An independent Cochrane meta-analysis found a significant effect on PFS in the CAPACITY trials and the Japanese Phase III trial, with a relative risk reduction of 30% (35). The total mortality rate observed in the CAPACITY trials showed a favorable trend for pirfenidone (pirfenidone 27/345 versus placebo 34/347, p = 0.315) (34). This trend was even stronger for death from IPF (18/345 versus 28/347), but still not statistically significant (p = 0.117) (34). Positive evaluation of the efficacy of pirfenidone is supported by trials that show a significant correlation between decline in FVC and mortality and between decrease in 6MWD and mortality (9, 10, 36). However, the side effects of pirfenidone—nausea, vomiting and loss of appetite, dizziness, increased liver enzymes, skin alterations up to severe phototoxic reactions—should not be overlooked (34). Patients receiving pirfenidone therapy must therefore routinely use sun block (sun protection factor 50) on areas of skin exposed to the sun when leaving the house (3134). In the licensing study the drop-out rate due to side effects was 15% for pirfenidone and 9% for placebo (34).

On the basis of these trials, pirfenidone was licensed by the European drug authorities for the treatment of mild and moderate IPF in February 2011. In contrast, in October 2010 the US FDA refused to license it and demanded further trials: one (the ASCEND trial) is currently ongoing in the USA.

The German guidelines on IPF contain a weak positive recommendation for the use of pirfenidone in patients with mild to moderate IPF (5). The phrase “weak positive recommendation” reflects the persisting uncertainty regarding its degree of efficacy—it delays disease progression but may not halt it in the long term—and its potential side effects. As a result, in each individual case the benefits and side effects must be critically considered and the patient must be carefully informed before treatment is initiated.

Numerous other therapeutic approaches are currently being investigated in Phase III trials:

  • Antioxidant therapy with high-dose N-acetylcysteine (NAC), derived from the results of the IFIGENIA study (37), is being evaluated in the placebo-controlled PANTHER IPF study (21, 37).
  • The multikinase inhibitor nintedanib showed positive effects on decline in FVC and the number of acute exacerbations in a Phase II trial (38).
  • A pilot study found a favorable effect on lung function and HRCT for monoclonal antibody to connective tissue growth factor (anti-CTGF antibody) (39).

Comorbidities

In addition to targeted antifibrotic treatment of the underlying disease, treatment of comorbidities also plays an important role. For example, treating severe pulmonary hypertension or sleep apnea can improve the condition of individual patients (e5e9). Strict indication criteria should be applied for the treatment of pulmonary hypertension, and efforts should be made to achieve evidence of a response to treatment in the individual patient (40). Approximately 25% of IPF patients have an additional disorder of left ventricular function that requires treatment (e10). Gastro-esophageal reflux (GER) is observed in up to 80% of IPF patients; it is being discussed as a trigger for disease progression and acute exacerbations (e11, e12). GER should therefore be routinely treated in IPF patients (4, 5). Reactive depression requiring treatment is often observed in IPF patients (e13). In advanced stages of the disease, where there is no prospect of transplantation, timely palliative care should be initiated and end-of-life scenarios should be discussed with patients and their relatives (5).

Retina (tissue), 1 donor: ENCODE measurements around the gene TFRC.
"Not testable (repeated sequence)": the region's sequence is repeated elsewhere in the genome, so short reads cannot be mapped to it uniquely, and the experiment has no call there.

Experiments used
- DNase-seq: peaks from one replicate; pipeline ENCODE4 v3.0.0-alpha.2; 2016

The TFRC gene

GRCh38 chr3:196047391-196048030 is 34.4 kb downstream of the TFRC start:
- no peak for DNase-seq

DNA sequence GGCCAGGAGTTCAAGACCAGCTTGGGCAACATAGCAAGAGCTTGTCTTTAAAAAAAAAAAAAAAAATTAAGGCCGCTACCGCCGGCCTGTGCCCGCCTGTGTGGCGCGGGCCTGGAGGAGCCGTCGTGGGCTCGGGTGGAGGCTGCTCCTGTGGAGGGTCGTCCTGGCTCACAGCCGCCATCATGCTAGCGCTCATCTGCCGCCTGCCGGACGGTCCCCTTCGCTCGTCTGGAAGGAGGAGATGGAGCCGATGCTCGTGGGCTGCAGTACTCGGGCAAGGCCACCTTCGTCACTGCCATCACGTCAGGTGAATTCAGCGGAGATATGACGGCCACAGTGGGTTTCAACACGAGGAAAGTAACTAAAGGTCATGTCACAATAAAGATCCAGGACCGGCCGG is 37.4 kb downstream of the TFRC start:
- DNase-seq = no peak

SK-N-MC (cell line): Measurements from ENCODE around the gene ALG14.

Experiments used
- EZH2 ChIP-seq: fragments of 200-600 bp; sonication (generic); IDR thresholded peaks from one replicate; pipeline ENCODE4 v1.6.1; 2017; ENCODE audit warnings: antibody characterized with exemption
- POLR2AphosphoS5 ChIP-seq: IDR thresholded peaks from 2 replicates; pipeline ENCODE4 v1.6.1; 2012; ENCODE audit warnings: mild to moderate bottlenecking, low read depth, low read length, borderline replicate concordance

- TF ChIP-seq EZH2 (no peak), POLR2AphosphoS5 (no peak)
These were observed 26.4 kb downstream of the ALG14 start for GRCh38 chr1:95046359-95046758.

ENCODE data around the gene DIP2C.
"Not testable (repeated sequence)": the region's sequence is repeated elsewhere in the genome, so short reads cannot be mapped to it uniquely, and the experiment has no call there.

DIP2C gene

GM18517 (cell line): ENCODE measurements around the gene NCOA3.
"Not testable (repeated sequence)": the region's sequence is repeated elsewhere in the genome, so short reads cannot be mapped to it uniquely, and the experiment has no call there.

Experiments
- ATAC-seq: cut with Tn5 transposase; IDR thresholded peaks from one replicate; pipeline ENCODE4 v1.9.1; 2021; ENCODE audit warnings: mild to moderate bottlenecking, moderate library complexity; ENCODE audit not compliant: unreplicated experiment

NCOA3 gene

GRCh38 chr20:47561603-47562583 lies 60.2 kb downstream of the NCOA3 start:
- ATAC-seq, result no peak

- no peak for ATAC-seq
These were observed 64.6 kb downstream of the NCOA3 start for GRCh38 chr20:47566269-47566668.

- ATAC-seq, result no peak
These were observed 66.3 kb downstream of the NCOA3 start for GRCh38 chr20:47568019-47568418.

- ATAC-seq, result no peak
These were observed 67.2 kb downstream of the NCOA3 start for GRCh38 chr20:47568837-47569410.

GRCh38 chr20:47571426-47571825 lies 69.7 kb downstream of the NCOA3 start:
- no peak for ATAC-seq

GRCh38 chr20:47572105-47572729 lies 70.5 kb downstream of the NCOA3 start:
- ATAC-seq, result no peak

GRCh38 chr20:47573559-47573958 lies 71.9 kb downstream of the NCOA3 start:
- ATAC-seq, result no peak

Nonpharmacological treatment

To date, the only known treatment for IPF that provides a chance of long-term survival is lung transplantation (4, 5). However, this can only be considered for a small proportion of patients, due to the age distribution on the one hand and frequent comorbidities on the other. IPF patients under 65 years of age with no contraindications should be referred to a lung transplantation center—at the latest when there is hypoxemia at rest ≤55 mg Hg, desaturation on exertion (SpO2 <89% in 6MWT), or disease progression (e.g. decline in FVC >10% over six months) (4, 5). Further measures include long-term oxygen therapy when there is evidence of hypoxemia ≤55 mm Hg at rest, and pulmonary rehabilitation (4, 5, e14, e15).

Conflict of interest statement

Prof. Behr has received consultancy fees from Actelion, Bayer, Boehringer, InterMune, GSK, Novartis, Roche, and Zambon. He has received reimbursement of conference fees and travel expenses from Boehringer, Actelion, and Intermune. He has received lecture fees from Actelion, Bayer, Boehringer, InterMune, and Zambon.

Manuscript received on 29 April 2013, revised version accepted on
10 October 2013.

Corresponding author:
Prof. Dr. med. Jürgen Behr
Medizinische Klinik und Poliklinik V
Asklepios Fachkliniken München-Gauting
Comprehensive Pneumology Center, University of Munich
Member of the German Center for Lung Research
Marchioninistr. 15
81377 München, Germany
juergen.behr@med.uni-muenchen.de